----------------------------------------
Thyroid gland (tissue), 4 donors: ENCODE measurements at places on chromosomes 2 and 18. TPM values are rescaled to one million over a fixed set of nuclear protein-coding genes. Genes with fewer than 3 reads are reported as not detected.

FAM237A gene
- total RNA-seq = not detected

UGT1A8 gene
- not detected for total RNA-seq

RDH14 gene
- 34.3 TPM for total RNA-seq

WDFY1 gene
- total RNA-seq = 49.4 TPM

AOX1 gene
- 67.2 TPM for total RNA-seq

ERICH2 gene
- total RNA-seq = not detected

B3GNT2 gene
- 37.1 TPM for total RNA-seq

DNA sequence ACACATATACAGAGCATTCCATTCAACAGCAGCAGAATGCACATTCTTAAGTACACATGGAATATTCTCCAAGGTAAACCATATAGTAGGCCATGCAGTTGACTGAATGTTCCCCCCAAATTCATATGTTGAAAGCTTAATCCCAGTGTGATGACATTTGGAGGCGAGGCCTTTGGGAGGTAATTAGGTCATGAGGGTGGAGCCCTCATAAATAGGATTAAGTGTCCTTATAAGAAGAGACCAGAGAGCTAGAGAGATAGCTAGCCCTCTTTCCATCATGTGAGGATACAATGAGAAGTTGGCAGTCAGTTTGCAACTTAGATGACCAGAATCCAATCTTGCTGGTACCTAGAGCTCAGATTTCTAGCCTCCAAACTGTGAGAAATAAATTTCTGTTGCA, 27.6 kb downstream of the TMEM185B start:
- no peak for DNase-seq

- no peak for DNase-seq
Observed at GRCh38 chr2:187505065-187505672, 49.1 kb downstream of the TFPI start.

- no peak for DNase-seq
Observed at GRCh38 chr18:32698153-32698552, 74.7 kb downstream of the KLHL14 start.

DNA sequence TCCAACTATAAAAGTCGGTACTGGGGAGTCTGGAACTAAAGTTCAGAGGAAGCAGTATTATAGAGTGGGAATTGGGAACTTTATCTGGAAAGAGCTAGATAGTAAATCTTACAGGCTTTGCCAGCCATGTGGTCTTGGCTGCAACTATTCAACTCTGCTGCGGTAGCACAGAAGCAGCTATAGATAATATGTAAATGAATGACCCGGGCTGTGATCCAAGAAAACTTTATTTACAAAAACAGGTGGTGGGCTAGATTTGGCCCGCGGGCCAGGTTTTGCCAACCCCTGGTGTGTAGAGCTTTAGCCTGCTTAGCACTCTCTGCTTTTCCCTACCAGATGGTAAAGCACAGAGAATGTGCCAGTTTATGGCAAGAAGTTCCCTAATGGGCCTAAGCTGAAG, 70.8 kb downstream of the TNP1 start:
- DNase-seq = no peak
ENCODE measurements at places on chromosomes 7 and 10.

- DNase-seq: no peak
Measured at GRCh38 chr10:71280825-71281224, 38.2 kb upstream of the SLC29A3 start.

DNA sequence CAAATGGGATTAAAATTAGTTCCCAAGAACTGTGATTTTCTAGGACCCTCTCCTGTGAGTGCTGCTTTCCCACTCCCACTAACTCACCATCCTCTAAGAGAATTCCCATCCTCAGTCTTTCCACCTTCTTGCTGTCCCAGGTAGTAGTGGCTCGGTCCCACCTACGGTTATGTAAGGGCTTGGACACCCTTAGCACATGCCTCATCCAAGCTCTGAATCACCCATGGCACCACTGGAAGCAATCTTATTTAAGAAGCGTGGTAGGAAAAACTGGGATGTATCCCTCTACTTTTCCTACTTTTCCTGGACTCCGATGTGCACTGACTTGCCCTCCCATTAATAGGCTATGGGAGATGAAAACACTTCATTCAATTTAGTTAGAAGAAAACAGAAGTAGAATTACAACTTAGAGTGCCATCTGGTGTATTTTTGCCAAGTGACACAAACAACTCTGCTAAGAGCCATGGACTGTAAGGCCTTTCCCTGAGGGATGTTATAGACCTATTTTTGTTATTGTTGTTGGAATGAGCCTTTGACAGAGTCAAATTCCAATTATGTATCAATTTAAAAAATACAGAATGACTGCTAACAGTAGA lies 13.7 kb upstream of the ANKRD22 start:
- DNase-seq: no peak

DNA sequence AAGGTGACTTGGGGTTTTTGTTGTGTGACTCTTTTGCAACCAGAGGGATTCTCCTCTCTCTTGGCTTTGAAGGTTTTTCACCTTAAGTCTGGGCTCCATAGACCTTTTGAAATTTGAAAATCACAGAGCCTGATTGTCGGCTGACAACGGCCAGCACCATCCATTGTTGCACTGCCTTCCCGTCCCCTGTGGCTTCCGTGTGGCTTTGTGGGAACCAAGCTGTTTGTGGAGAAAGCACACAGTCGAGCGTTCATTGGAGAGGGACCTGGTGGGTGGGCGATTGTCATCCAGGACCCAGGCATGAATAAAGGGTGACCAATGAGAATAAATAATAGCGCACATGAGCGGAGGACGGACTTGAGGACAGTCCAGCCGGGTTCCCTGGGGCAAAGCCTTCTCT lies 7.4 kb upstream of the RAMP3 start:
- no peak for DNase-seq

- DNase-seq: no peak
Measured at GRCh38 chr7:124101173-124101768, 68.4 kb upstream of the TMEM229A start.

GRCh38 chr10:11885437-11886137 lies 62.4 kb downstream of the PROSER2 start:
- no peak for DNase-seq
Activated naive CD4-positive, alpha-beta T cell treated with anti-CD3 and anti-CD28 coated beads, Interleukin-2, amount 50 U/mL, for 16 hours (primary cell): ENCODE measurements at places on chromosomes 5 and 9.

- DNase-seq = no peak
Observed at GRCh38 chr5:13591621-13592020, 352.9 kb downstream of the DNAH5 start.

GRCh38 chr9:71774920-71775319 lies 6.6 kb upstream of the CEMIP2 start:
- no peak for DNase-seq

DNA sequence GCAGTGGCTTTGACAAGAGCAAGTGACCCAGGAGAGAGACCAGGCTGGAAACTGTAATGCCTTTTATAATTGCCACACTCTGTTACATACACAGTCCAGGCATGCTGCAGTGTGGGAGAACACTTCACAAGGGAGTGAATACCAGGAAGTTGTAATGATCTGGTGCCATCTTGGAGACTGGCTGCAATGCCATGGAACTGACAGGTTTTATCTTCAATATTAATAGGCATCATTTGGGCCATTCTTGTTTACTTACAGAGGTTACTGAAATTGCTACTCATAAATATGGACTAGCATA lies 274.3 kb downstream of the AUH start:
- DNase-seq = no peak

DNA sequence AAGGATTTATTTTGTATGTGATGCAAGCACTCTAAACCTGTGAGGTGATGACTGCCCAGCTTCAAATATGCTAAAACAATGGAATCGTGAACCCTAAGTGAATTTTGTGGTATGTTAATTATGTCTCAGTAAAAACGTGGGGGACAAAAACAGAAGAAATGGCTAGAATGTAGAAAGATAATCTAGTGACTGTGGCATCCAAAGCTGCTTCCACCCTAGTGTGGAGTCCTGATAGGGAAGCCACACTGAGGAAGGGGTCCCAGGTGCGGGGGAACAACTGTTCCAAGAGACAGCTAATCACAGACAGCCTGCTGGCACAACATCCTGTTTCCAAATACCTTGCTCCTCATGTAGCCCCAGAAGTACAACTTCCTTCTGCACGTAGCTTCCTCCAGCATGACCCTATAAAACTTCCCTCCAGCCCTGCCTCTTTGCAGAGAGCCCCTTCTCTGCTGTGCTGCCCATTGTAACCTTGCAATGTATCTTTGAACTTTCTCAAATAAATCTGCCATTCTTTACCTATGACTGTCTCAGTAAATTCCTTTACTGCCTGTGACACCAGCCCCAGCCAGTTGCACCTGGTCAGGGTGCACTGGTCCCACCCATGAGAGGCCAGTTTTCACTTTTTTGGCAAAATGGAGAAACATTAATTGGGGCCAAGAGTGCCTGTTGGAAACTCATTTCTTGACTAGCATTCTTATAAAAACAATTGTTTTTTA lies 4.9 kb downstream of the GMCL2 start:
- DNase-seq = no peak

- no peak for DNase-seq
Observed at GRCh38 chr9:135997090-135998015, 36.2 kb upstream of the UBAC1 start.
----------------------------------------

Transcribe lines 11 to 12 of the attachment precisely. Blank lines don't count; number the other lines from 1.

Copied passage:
- 67.2 TPM for total RNA-seq

ERICH2 gene